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Driving in Venice

Driving in a new country can be daunting. These tips offer insight into what to expect when driving in Venice.
|-Driving in Venice

1. Driving in Venice

Driving in Venice is not possible in the traditional sense. Venice is a city built on water with canals instead of roads. The city is made up of islands connected by bridges, and the primary modes of transportation are walking and boating. Cars are only allowed in the mainland areas of Venice, such as Mestre and Marghera, and on the island of Lido.

2. Car Recommendation

Since you can’t drive in the city center of Venice, having a car isn’t necessary. If you’re living in the mainland areas or on Lido, a smaller car is recommended due to the narrow streets and limited parking spaces. However, many residents prefer to use public transportation, bicycles, or scooters.

3. Parking in Venice

Parking in Venice can be challenging and expensive. The city has a few parking garages, such as the Autorimessa Comunale at Piazzale Roma, the only point where cars can enter Venice. The rates are quite high, and it’s often full. It’s advisable to reserve a spot in advance if you plan to use it. On Lido, street parking is available but can be hard to find during the summer months.

4. Driving with an International License

Foreigners can drive in Italy with an International Driving Permit (IDP) along with their valid national driving license. The IDP is valid for one year. After that, if you’re a resident, you’ll need to obtain an Italian driving license.

5. Obtaining an Italian Driving License

To get an Italian driving license, you’ll need to pass a medical examination, a theory test, and a practical driving test. The theory test is available in multiple languages, including English. However, the practical driving test is usually conducted in Italian. It’s recommended to take a few driving lessons to familiarize yourself with the Italian driving rules and procedures.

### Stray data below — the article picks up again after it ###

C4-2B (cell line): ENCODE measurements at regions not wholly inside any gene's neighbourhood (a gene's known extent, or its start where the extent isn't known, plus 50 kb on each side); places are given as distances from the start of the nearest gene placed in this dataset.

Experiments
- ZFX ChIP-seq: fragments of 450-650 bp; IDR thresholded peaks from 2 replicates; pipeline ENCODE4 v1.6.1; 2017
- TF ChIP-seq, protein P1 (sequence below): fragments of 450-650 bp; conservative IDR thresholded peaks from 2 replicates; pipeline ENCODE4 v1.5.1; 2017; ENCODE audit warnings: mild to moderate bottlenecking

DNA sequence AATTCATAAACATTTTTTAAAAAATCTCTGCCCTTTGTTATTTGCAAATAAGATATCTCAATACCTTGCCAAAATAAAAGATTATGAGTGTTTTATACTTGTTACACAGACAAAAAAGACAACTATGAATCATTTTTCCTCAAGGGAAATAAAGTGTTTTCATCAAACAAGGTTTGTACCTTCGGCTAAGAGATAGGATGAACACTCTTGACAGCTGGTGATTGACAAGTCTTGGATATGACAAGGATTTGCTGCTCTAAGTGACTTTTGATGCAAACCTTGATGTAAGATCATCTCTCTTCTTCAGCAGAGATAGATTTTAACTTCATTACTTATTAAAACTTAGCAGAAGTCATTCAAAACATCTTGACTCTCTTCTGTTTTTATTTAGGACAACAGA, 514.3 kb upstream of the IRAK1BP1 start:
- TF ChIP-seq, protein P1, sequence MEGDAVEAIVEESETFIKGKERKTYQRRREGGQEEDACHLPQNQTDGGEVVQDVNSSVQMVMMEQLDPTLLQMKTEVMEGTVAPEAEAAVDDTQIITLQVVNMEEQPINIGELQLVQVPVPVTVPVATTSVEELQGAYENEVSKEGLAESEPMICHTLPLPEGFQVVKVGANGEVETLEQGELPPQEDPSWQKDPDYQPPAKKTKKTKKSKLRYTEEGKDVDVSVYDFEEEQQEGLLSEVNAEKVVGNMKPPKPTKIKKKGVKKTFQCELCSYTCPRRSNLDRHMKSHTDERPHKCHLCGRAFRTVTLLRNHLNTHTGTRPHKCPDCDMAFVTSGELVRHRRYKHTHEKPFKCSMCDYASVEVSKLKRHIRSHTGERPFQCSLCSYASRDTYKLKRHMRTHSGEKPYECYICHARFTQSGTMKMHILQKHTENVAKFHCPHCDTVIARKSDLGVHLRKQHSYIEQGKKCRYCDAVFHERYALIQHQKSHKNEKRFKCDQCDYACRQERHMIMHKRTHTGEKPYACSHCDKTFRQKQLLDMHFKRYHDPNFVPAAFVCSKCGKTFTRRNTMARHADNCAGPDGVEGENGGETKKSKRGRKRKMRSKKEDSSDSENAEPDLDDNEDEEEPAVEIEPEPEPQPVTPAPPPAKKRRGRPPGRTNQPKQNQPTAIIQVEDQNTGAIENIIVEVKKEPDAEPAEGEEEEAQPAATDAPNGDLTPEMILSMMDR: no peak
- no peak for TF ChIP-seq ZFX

6. Public Transportation

Given the unique structure of Venice, public transportation is a viable and often preferred option. The city has an extensive network of water buses, or vaporettos, which are the aquatic equivalent of a bus. There are also water taxis and the famous gondolas, though these are more expensive and often used by tourists rather than locals.

Betsy Burlingame Betsy Burlingame is the Founder and President of Expat Exchange and is one of the Founders of Digital Nomad Exchange. She launched Expat Exchange in 1997 as her Master's thesis project at NYU. Prior to Expat Exchange, Betsy worked at AT&T in International and Mass Market Marketing. She graduated from Ohio Wesleyan University with a BA in International Business and German.

Some of Betsy's articles include 12 Best Places to Live in Portugal, 7 Best Places to Live in Panama and 12 Things to Know Before Moving to the Dominican Republic. Betsy loves to travel and spend time with her family. Connect with Betsy on LinkedIn.

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